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Contempt Of Parliament An explantion

Yesterday the House of Commons held a historic vote for the government to release the legal advice for policy on Brexit.

The vote resulted in favour of the release of the legal advice by 18 votes and found ministers in contempt of parliament.

For the first time in history the government has been found in contempt of parliament. This begins to draw British politics into uncharted territory.

Here is an explanation of the situation.

What is legal advice?

For every decision made by parliament it must be overlooked by an attorney general who gives guidance on policy.

It is the ministerial code that “…the law officers must be consulted in good time before the government is committed to critical decisions involving legal considerations”

Originally the position of attorney general was to act as the monarch’s representative in court but today the job is for their offices to give legal advice on policy.

How does it work?

A Government department will request legal advice on an issue, and then the attorney generals department will write up their advice. Geoffrey Cox, the current attorney general, will then review and finalise the draft to be then sent to the cabinet to enforce action.

Why is it so controversial?

The argument could be made that the legal advice must be kept secret so that the government holds more negotiating power in the talks with the EU. It could be considered the strategy guide of British Government.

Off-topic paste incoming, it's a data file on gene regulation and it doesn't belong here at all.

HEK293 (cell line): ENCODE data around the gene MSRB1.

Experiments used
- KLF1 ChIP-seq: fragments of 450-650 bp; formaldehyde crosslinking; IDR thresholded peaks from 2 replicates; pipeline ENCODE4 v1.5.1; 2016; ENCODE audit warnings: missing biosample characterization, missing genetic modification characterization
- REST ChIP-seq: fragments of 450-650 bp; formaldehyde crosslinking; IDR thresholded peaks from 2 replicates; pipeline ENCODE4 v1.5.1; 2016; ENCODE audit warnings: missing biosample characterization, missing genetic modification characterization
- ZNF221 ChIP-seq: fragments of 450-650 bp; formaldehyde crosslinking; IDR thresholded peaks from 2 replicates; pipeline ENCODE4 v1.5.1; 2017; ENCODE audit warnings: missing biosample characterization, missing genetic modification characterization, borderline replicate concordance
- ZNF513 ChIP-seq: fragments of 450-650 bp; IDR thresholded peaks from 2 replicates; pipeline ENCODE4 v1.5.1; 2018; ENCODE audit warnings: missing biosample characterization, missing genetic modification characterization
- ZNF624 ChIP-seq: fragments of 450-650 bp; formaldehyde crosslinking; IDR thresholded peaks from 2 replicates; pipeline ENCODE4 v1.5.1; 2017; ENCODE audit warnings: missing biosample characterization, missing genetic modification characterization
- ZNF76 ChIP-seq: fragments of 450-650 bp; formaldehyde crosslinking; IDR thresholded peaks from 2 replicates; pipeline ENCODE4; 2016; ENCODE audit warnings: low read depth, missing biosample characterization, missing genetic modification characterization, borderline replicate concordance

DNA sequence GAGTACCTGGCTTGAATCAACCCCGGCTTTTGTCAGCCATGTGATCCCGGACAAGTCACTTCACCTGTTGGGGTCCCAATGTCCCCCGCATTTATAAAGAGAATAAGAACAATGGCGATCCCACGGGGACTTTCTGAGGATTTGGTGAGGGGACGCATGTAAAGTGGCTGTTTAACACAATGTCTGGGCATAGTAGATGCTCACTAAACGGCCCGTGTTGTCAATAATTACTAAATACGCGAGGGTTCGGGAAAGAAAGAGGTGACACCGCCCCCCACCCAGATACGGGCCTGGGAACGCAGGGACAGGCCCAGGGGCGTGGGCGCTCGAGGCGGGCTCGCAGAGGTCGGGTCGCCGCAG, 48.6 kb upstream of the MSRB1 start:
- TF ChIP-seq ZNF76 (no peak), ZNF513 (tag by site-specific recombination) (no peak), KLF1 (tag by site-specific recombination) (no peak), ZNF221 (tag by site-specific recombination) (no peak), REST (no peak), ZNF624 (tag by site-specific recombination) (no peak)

Geoffrey Robertson, a human rights lawyer, argued “There is no political ‘convention’ more misguided and less examined than the supposed rule that legal advice to ministers must remain confidential.”

However the former Lord High Chancellor said “There are occasions – and they happen infrequently – where if the state is about to embark on something, I think the public have the right to know the full legal basis upon doing it.”

There is a case to be made that the public would have more faith in the government and its policy if it were more transparent with who it is representing.

What is contempt of parliament?

This is the obstruction of parliament in fulfilling out its duties either by: being misleading, refusing to testify (or to present documents) and issuing threats or bribes to influence a member of the legislature.

In this case the government has failed to give over the legal advice which constitutes as refusing to testify.

Yesterday’s vote would hold Geoffrey Cox and David Lidington into account for contempt of parliament since Geoffrey Cox wrote the advice and David Lidington chose to withhold it as the sectary for justice.

What could happen?

It is no longer possible to prosecute an MP with contempt of parliament, however they can lose their parliamentary privilege.

This gives them access to freedom of speech in the House of Commons, which protects them from defamity laws.

Freedom from civil arrests which also protects MP’s from defamation laws.

But most importantly they could be suspended from the commons.

Also the government could come under a good deal of scrutiny, it is possible that there are aspects of the legal advice which does not reflect well on the government.

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